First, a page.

All authors have completed and submitted the International Committee of Medical Journal Editors form for disclosure of potential conflicts of interest. No potential conflicts of interest were disclosed.
† https://www.cdc.gov/vaccines/acip/recs/grade/downloads/acip-evidence-recs-framework.pdfpdf icon
¶ On August 30, 2021, ACIP voted unanimously in favor of the recommendation for use of Pfizer-BioNTech COVID-19 vaccine for persons aged ≥16 years under the FDA Biologics License Application.
** https://www.cdc.gov/vaccines/acip/meetings/downloads/slides-2021-08-30/07-COVID-Gargano-508.pdfpdf icon
†† Serious adverse events are defined as any untoward medical occurrence that results in death, is life-threatening, requires inpatient hospitalization or prolongation of existing hospitalization, or results in persistent disability or incapacity; suspected transmission of any infectious agent via a medicinal product; and a medically important event.
§§ Myocarditis is an adverse event defined as inflammation of the heart muscle. If it is accompanied by pericarditis, an inflammation of the thin tissue surrounding the heart (the pericardium), it is referred to as myopericarditis.
¶¶ Rate ratio adjusted for VSD site, 5-year age group, sex, race/ethnicity, and calendar date.
*** Because VAERS is a passive reporting system, limitations include possible bias in reporting, inconsistent data quality, and incomplete information; in addition, VAERS has no direct comparison group. The VAERS system was not designed to assess causality; therefore, VAERS data generally cannot be used to determine whether a causal association between an adverse event and a vaccine exists.
- Oliver SE, Gargano JW, Marin M, et al. The Advisory Committee on Immunization Practices’ interim recommendation for use of Pfizer-BioNTech COVID-19 vaccine—United States, December 2020. MMWR Morb Mortal Wkly Rep 2020;69:1922–4. https://doi.org/10.15585/mmwr.mm6950e2external icon
- Wallace M, Woodworth KR, Gargano JW, et al. The Advisory Committee on Immunization Practices’ interim recommendation for use of Pfizer-BioNTech COVID-19 vaccine in adolescents aged 12–15 years—United States, May 2021. MMWR Morb Mortal Wkly Rep 2021;70:749–752. https://doi.org/10.15585/mmwr.mm7020e1external icon
- Food and Drug Administration. Comirnaty. Silver Spring, MD: US Department of Health and Human Services, Food and Drug Administration; 2021. https://www.fda.gov/vaccines-blood-biologics/comirnatyexternal icon
- Advisory Committee on Immunization Practices. ACIP meeting information. Atlanta, GA: US Department of Health and Human Services, CDC; 2021. https://www.cdc.gov/vaccines/acip/meetings/index.html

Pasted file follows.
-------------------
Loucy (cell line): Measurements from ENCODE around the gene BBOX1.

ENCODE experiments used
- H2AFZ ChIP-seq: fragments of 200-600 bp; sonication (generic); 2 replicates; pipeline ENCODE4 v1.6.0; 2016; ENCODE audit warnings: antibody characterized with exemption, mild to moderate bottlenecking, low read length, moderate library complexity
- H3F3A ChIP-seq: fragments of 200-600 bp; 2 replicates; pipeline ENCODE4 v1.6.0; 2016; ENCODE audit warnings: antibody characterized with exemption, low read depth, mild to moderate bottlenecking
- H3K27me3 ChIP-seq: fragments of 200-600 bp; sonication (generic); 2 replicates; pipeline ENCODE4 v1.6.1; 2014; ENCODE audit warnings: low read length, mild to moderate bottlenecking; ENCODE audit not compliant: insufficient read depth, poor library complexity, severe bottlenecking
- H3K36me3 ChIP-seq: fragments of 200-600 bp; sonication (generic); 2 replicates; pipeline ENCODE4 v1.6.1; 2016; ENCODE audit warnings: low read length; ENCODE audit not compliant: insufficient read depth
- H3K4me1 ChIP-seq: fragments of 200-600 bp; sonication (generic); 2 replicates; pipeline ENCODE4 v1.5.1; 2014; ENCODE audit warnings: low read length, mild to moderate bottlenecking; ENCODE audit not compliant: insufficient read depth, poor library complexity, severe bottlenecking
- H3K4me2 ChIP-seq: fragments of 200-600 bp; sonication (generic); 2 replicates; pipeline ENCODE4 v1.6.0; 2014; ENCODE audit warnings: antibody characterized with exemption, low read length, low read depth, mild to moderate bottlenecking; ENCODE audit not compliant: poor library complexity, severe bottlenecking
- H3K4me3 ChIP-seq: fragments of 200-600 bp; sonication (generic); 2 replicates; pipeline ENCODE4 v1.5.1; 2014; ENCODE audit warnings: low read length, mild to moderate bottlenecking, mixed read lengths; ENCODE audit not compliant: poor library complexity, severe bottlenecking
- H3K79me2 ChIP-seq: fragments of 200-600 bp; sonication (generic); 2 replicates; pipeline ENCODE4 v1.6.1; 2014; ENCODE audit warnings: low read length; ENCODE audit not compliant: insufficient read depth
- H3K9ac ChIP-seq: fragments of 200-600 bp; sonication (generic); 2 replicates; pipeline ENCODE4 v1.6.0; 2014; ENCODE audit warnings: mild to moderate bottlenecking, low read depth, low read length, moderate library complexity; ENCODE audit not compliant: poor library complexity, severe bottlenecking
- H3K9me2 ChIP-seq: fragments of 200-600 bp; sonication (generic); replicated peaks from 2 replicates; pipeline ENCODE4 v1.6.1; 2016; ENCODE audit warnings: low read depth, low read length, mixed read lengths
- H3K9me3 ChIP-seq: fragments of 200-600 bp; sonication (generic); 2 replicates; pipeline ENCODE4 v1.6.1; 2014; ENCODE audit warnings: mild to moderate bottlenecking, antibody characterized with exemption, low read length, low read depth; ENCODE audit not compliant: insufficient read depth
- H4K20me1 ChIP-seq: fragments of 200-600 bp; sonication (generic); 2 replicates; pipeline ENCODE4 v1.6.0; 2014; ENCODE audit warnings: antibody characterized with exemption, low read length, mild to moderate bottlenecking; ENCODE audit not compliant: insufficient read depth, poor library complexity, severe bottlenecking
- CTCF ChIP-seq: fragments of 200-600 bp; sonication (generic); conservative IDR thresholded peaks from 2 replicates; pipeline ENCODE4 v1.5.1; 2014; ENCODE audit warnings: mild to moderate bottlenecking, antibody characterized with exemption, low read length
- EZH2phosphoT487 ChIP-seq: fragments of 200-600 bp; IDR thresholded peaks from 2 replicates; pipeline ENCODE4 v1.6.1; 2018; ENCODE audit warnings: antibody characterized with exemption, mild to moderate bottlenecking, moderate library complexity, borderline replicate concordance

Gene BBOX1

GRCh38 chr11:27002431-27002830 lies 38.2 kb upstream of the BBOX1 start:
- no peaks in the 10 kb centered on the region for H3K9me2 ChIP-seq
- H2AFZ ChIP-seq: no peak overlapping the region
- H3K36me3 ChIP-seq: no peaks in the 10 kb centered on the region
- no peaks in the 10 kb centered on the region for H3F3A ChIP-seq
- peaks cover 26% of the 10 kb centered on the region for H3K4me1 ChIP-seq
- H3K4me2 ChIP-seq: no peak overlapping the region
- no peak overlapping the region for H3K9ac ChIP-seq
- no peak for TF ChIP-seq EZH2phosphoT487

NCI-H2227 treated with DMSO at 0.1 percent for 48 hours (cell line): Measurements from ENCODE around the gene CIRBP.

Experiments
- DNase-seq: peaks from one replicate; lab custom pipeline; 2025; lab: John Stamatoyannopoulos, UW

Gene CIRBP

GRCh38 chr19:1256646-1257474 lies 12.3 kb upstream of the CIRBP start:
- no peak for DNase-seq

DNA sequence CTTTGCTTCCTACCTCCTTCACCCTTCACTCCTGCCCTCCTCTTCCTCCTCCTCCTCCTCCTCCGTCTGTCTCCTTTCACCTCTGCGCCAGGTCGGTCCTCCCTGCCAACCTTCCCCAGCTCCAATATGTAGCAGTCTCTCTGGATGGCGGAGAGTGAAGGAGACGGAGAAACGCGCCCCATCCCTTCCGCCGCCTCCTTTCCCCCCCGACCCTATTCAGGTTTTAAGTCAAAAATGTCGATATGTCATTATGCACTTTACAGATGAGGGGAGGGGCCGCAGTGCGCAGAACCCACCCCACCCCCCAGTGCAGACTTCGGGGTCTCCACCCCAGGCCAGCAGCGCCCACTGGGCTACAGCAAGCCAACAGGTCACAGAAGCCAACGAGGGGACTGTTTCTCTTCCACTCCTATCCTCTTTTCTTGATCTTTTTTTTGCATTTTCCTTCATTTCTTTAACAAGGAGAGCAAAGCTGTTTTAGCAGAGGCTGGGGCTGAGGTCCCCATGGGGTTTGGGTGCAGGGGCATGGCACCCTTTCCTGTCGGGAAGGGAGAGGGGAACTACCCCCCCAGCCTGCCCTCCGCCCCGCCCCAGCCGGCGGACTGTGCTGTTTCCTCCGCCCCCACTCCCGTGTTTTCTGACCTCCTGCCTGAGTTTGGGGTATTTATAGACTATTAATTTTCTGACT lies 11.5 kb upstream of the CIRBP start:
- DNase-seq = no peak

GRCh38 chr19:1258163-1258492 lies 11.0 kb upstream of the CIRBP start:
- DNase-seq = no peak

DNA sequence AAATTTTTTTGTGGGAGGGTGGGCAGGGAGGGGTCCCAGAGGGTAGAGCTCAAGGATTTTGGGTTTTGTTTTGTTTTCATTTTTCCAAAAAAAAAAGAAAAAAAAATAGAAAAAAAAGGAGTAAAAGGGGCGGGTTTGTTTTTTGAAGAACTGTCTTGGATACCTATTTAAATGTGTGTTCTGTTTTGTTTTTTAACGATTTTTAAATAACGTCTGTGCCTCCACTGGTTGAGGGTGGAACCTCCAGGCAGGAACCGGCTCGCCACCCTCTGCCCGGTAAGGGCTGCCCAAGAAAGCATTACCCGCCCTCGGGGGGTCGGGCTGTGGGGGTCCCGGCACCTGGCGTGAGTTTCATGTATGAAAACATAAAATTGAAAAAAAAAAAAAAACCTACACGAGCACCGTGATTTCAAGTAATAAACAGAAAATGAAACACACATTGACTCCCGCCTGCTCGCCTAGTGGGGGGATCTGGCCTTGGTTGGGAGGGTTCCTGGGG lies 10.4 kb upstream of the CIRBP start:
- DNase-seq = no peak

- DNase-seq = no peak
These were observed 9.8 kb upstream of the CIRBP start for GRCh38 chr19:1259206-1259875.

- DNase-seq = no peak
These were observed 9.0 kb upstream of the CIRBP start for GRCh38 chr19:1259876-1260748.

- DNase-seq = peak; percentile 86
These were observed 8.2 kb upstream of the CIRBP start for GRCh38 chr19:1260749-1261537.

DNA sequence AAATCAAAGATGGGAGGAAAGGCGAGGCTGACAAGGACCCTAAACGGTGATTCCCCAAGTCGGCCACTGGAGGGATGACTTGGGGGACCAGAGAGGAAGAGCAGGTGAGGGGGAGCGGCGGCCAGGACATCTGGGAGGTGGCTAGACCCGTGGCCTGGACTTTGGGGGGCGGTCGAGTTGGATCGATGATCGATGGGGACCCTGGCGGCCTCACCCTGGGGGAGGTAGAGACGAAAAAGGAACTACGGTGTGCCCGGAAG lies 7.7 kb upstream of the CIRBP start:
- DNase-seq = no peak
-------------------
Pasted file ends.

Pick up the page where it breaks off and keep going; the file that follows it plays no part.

- Polack FP, Thomas SJ, Kitchin N, et al.; C4591001 Clinical Trial Group. Safety and efficacy of the BNT162b2 mRNA Covid-19 vaccine. N Engl J Med 2020;383:2603–15. https://doi.org/10.1056/NEJMoa2034577external icon PMID:33301246external icon
- Walsh EE, Frenck RW Jr, Falsey AR, et al. Safety and immunogenicity of two RNA-based Covid-19 vaccine candidates. N Engl J Med 2020;383:2439–50. https://doi.org/10.1056/NEJMoa2027906external icon PMID:33053279external icon
- Food and Drug Administration. Coronavirus (COVID-19) update: FDA authorizes additional vaccine dose for certain immunocompromised individuals. Silver Spring, MD: US Department of Health and Human Services, Food and Drug Administration; 2021. https://www.fda.gov/news-events/press-announcements/coronavirus-covid-19-update-fda-authorizes-additional-vaccine-dose-certain-immunocompromisedexternal icon
- Food and Drug Administration. Fact sheet for healthcare providers administering vaccine (vaccination providers). Silver Spring, MD: US Department of Health and Human Services, Food and Drug Administration; 2021. https://www.fda.gov/media/144413/downloadexternal icon
Suggested citation for this article: Dooling K, Gargano JW, Moulia D, et al. Use of Pfizer-BioNTech COVID-19 Vaccine in Persons Aged ≥16 Years: Recommendations of the Advisory Committee on Immunization Practices — United States, September 2021. MMWR Morb Mortal Wkly Rep 2021;70:1344–1348. DOI: http://dx.doi.org/10.15585/mmwr.mm7038e2external icon.